May 17, 2018 4.58 pm This story is over 66 months old

Petitioners must be on electoral roll under new rules

Local petitions for local people

Campaigners looking for a petition to be heard by North Lincolnshire Council will now have to be signed onto the electoral register.

Councillors voted through a change to the council’s constitution making it a requirement for people signing to be on the register in order for it to be valid.

Under the rule, ten or more people supporting a petition must be signed up to the electoral register for the local area and provide their full name, address and postcode to the local authority.

The change also includes an increase in the signature threshold from 1,500 to 6,400 in order for campaigners to present their case before a full council meeting.

The new number would mean anyone organising a petition would need to get 5% of the electorate in the region to back the cause.

Meanwhile, campaigners will need to gather 3,200 signatures for a petition to be heard by a panel consisting of a council cabinet member, a ruling group member and a councillor from the opposition.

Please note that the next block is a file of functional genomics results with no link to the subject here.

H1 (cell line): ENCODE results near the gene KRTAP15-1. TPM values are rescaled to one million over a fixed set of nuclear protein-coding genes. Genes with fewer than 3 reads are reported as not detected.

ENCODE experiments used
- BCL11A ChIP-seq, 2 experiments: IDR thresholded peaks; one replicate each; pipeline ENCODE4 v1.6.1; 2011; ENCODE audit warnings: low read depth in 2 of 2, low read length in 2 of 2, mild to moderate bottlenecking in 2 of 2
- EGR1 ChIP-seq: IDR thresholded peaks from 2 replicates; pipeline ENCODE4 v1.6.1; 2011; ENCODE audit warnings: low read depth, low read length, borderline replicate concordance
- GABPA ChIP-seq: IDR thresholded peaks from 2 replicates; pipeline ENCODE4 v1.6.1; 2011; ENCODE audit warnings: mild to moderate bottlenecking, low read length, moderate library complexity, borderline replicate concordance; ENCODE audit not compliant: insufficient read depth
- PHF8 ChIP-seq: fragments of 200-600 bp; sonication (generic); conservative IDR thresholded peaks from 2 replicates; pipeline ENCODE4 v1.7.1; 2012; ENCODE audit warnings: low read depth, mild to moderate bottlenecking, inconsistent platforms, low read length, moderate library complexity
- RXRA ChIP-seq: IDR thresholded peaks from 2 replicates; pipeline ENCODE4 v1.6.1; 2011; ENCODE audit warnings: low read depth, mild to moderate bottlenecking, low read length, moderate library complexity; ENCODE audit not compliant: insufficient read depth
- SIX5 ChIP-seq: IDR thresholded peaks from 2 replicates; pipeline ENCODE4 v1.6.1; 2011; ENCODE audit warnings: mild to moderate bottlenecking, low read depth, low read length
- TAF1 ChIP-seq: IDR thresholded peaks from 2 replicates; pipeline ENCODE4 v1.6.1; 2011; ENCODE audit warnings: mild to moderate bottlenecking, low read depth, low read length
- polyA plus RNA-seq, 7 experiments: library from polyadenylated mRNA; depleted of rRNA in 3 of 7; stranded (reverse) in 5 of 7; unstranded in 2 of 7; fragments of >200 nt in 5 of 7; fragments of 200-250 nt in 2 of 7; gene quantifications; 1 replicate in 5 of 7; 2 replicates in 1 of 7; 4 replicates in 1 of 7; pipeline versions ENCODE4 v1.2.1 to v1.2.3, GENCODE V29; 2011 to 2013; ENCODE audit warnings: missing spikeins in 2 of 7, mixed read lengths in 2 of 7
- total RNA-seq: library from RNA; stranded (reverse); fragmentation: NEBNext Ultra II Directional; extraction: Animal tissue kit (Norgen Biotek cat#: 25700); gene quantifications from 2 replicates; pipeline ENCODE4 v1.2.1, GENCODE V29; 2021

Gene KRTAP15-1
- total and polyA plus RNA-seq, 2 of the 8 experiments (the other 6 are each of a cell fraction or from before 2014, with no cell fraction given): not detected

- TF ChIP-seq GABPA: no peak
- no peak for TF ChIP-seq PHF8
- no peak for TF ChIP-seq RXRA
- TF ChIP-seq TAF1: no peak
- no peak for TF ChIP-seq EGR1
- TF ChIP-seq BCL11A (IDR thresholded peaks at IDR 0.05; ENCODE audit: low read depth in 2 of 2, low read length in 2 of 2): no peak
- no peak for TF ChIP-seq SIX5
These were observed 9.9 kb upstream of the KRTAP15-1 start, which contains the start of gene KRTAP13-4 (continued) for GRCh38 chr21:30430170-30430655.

Leader of the Labour group on North Lincolnshire Council, Councillor Len Foster.

Leader of the Labour group, Councillor Len Foster, told councillors at a full council meeting that the move would only “disenfranchise” young people.

“What we have here is a change because local people are becoming more of aware of social media,” he said.

“The ruling group do not take too kind to their role being challenged.”

Opposition councillors said that the proposal would prevent young people in the region from engaging in local issues.

But cabinet member, Councillor Julie Reed, said that the change would allow for local people to become involved in decisions instead of people from outside the county.

“The change will continue to allow North Lincolnshire residents to be heard,” she said.

“I think local people should influence local decisions and they will continue to do so.”

Councillors voted 24 to 13 in favour of the change to the council’s constitution.